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Groundbreaking ECHO model at ‘tipping point’ of acceptance


Doug Hendrie


29/10/2019 2:09:32 PM

A global telementoring program training GPs in underserved areas is seeing major growth in Australia, with the RACGP and many hospitals signing up.

Doctors in teleconference
The ECHO model is designed to overcome the worldwide divide in access to hospital-based specialists between city and country.

The RACGP will use the Project ECHO model for the first time in March with the launch of its new Alcohol and Other Drugs (AOD) GP Education Program, with six more ECHO hubs expected to launch next year.
 
The model is designed to overcome the worldwide divide in access to hospital-based specialists between city and country, and demonopolise medical knowledge by giving GPs access to specifically tailored telementoring.
 
Under the ‘all teach, all learn’ model, GPs in underserved areas present difficult clinical cases to a panel of GPs with special interests, hospital specialists and other healthcare professionals and their peers, followed by workshopping.
 
The head of Australasia’s first ECHO superhub, GP Dr Dana Newcomb, told newsGP the model represents ‘at a real tipping point’.
 
‘It works in Australia because of our geography and the distances patients have to travel for treatment. People in most states have now heard about it … [I]t will take off next year,’ she said. 
 
‘I am so excited the RACGP has become an ECHO hub – that’s massive news. If ECHO becomes driven by GPs, then it will really take off and we’ll really start to see the benefits.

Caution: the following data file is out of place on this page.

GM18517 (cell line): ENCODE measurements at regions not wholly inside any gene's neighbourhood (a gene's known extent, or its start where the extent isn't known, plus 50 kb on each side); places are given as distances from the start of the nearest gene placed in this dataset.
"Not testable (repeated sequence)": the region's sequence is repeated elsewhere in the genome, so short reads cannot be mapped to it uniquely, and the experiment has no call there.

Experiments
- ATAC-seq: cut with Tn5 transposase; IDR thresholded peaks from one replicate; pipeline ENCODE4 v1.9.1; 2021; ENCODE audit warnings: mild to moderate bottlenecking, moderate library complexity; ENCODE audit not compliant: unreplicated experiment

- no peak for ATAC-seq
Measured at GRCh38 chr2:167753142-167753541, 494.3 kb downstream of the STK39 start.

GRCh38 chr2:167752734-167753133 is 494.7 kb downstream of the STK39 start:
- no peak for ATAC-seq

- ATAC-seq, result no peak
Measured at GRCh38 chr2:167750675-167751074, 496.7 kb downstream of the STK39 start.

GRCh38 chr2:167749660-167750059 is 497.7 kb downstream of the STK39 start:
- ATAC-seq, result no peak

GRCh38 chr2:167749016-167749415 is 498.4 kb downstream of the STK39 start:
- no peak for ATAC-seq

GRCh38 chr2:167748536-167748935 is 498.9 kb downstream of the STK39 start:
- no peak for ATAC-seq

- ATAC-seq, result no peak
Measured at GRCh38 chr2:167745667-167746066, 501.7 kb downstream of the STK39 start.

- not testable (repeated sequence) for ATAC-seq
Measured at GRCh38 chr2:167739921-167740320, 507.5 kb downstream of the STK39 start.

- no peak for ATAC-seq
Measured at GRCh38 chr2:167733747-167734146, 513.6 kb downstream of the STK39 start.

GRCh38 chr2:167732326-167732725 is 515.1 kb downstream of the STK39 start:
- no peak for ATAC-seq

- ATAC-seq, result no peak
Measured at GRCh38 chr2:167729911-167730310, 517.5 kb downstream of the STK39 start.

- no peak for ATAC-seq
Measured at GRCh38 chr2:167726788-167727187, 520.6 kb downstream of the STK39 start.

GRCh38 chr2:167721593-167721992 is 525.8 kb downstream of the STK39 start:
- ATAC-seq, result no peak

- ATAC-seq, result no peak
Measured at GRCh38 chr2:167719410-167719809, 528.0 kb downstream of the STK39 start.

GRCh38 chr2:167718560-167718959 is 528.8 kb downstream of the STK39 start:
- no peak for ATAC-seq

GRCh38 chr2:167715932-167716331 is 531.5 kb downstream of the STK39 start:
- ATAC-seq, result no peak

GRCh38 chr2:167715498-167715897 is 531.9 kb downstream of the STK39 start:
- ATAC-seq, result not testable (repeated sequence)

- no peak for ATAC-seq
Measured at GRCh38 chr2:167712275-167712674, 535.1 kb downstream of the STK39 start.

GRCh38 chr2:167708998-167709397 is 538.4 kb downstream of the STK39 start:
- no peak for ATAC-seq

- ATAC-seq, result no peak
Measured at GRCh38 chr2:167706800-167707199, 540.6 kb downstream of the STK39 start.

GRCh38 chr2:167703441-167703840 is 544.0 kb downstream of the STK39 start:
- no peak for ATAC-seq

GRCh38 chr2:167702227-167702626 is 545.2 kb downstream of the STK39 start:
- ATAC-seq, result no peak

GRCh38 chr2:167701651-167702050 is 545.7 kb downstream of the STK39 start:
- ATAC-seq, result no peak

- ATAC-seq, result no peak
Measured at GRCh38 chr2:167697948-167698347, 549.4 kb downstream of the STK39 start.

‘It’s such a learner-centric model, and GPs are the learners.
 
‘If we can get together to say, “This is what we need. These are the gaps in care where I work”, and set up ECHOs for them, we’ll see great outcomes.’
 
Dr Newcomb, who is the integrated care director at Children’s Health Queensland Hospital and Health Service, told GPs at last weeks’ GP19 conference about her hospital’s successful use of the model, as part of a plenary session with ECHO founder, Professor Sanjeev Arora.
 
The model has spread rapidly after an influential 2011 New England Journal of Medicine study found hepatitis C care provided by ECHO-trained primary care doctors and hospital specialists was of very similar standard.
 
‘After that study was published, there was a snowballing of interest in the model,’ Dr Newcomb said.
 
Professor Arora founded Project ECHO – which stands for Extension for Community Healthcare Outcomes – in 2003 in an effort to tackle long wait lists for hepatitis C treatment.
 
A 2018 Internal Medicine Journal study from the first Australian ECHO hub at Sydney’s Liverpool Hospital found the model is ‘an effective model’ to support GPs, with similar rates of hepatitis C treatment uptake and cure between GPs and hospital specialists.

Dana-Newcomb-Article.jpg
GP and Project ECHO advocate Dr Dana Newcomb believes telementoring is a game changer.